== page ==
Courtesy of Eric Hill

Courtesy of Eric Hill

After the body whip, it was smooth sailing. I had a huge, open, grassy field to land in and still plenty of height to sink in where I wanted. Touchdown. I didn’t even notice we had a crowd of friends watching. They all hooted and hollered and excitedly ran over to me. Meanwhile, Gísli slowly descended with the oversized wing. As soon as he touched down he threw his rig off and we ran towards each other through the grassy meadow like a scene from some cheesy movie of long lost brothers reuniting. We were seriously excited though. Everything worked out! We felt like we were on top of the world. We were full face grinning and laughing as we jumped into a big brotherly embrace. Sheesh that was scary for a couple seconds there! But we did it! The first paraglide cut away in Iceland and my first ever!

Courtesy of Eric Hill

Courtesy of Eric Hill

Courtesy of Eric Hill

Courtesy of Eric Hill

Courtesy of Eric Hill

Courtesy of Eric Hill

Courtesy of Eric Hill

Courtesy of Eric Hill

Courtesy of Eric Hill

Courtesy of Eric Hill

Courtesy of Eric Hill

Courtesy of Eric Hill

Courtesy of Eric Hill

Courtesy of Eric Hill

Courtesy of Eric Hill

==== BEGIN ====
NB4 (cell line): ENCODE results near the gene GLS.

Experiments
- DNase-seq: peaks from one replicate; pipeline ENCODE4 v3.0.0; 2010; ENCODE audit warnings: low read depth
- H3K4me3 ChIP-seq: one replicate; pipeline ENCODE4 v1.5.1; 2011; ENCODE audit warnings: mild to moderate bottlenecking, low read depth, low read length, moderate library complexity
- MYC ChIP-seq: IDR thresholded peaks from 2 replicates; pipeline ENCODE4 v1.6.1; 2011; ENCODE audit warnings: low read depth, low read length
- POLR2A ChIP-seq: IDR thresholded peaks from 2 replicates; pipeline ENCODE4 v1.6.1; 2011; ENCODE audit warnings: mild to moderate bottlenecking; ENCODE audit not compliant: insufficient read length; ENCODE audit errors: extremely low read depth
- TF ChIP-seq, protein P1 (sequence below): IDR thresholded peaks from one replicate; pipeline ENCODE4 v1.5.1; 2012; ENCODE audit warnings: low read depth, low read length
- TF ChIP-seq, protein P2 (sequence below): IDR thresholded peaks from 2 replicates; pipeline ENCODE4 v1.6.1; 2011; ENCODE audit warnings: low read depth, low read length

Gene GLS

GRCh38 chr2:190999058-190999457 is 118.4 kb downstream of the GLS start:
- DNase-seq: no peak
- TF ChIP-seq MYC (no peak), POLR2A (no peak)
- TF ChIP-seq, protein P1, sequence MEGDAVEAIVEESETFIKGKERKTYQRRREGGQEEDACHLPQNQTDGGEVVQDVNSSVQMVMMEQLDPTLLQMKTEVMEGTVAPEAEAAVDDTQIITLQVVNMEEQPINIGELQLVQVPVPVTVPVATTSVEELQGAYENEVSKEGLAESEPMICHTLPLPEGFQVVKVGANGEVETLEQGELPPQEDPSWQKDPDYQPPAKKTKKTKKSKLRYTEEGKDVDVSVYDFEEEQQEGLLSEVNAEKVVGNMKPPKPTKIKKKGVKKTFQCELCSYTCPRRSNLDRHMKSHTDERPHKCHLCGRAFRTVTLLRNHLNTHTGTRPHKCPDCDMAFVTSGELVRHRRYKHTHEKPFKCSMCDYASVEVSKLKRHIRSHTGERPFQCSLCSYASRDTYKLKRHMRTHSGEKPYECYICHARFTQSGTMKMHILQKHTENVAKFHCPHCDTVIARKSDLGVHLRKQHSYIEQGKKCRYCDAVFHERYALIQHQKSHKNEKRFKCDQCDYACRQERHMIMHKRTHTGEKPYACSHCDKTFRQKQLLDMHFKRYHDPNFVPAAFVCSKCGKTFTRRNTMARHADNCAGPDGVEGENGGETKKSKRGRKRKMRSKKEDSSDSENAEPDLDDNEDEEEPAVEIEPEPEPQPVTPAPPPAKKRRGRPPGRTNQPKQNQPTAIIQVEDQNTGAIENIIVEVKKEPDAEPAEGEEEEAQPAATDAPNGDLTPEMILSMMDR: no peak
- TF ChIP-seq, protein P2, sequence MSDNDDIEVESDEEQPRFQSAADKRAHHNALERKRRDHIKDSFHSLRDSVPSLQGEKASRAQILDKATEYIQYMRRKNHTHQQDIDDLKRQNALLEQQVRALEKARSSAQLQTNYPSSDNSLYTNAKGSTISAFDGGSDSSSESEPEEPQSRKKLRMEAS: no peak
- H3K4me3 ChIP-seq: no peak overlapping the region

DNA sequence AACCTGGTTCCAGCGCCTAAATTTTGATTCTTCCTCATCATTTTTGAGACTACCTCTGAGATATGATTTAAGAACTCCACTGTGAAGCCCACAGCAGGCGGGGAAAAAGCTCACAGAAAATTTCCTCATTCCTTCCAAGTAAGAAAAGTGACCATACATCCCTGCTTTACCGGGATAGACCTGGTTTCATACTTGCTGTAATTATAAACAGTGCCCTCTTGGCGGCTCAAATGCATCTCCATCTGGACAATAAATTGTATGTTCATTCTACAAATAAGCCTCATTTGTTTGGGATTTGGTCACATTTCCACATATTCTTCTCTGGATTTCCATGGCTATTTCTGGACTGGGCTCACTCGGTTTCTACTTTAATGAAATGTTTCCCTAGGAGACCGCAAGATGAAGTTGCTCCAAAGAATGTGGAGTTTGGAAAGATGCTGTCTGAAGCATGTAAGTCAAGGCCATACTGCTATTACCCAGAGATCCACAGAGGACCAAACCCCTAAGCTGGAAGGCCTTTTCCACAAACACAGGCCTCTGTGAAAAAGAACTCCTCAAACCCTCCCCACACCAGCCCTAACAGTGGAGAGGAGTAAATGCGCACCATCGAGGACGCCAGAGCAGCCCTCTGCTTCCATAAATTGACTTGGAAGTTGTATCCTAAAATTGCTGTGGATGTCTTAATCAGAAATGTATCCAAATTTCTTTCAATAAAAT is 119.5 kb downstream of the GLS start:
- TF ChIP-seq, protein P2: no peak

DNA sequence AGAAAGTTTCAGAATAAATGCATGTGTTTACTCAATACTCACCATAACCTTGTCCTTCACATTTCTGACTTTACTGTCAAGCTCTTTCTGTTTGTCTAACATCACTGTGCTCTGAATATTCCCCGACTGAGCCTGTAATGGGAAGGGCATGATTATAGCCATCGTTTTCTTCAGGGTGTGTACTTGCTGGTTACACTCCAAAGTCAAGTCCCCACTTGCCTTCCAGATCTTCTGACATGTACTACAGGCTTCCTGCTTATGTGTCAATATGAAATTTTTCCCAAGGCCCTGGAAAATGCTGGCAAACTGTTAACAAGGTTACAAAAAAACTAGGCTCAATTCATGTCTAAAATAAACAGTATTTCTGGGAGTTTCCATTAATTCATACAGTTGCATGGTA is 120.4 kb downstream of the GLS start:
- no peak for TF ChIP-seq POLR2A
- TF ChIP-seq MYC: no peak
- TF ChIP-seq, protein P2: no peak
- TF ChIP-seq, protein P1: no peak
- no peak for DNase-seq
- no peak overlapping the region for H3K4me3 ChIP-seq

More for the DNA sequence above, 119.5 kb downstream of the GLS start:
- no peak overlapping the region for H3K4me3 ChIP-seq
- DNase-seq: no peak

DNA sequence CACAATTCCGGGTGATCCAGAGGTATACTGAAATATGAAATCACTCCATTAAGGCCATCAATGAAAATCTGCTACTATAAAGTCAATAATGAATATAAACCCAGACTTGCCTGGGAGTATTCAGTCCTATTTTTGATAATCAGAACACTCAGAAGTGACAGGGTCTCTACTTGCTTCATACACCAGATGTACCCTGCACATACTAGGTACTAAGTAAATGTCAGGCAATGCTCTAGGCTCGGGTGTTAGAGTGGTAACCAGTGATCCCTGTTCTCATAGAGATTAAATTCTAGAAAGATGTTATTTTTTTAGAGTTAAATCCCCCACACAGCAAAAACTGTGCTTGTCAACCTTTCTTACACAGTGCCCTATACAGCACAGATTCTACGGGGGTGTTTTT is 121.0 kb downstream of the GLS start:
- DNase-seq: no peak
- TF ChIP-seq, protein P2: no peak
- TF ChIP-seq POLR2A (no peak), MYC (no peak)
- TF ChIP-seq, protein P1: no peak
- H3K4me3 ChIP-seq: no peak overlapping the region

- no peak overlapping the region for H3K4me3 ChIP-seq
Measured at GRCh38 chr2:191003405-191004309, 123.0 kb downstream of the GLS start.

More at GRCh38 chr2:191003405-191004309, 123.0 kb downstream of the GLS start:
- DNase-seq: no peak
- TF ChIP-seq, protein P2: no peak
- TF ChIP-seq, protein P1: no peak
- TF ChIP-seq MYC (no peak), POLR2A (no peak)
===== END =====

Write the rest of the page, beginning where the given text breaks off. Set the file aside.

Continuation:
Courtesy of Eric Hill

 

Courtesy of Eric Hill

Courtesy of Eric Hill

Courtesy of Eric Hill

Courtesy of Eric Hill

Courtesy of Eric Hill

Courtesy of Eric Hill

Courtesy of Eric Hill

Courtesy of Eric Hill

Courtesy of Eric Hill

Courtesy of Eric Hill

Courtesy of Eric Hill

Courtesy of Eric Hill

Courtesy of Eric Hill

Courtesy of Eric Hill

Courtesy of Eric Hill

Courtesy of Eric Hill

Courtesy of Eric Hill

Courtesy of Eric Hill

Courtesy of Eric Hill

Courtesy of Eric Hill

Courtesy of Eric Hill

Courtesy of Eric Hill

Courtesy of Eric Hill

Courtesy of Eric Hill

Courtesy of Eric Hill

Courtesy of Eric Hill

Source: Eric Hill www.gowitheric.com

One Response to “Global Odyssey: Iceland, Toying with the Extreme”

  1. jgirl says:

    These pictures are fabulous, he lived life to the fullest, my what a loss of a fabulous man, RIP Eric, we truly will miss that fabulous smile.